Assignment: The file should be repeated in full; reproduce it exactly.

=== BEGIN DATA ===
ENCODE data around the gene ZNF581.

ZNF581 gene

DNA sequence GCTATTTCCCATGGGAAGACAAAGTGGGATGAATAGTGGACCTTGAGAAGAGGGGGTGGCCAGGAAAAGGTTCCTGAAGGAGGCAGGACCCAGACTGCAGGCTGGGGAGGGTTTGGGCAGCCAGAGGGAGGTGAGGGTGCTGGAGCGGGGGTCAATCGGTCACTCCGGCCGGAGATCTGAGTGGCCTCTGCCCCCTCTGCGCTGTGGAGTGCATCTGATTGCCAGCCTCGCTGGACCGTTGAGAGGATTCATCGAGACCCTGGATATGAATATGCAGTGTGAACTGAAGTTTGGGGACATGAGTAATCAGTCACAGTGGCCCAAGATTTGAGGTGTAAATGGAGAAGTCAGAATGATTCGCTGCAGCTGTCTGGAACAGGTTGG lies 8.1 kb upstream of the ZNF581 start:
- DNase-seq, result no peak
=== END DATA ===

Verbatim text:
ENCODE data around the gene ZNF581.

ZNF581 gene

DNA sequence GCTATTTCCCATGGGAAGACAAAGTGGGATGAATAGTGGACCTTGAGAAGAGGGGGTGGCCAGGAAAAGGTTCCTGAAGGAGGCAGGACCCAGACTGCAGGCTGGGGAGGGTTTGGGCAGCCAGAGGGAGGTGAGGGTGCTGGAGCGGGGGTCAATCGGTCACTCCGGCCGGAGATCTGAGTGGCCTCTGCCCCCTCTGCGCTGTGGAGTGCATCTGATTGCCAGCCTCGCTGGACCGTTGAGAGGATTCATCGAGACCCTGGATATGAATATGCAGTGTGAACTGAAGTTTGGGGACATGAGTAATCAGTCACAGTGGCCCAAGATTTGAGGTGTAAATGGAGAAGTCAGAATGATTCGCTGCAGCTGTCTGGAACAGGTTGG lies 8.1 kb upstream of the ZNF581 start:
- DNase-seq, result no peak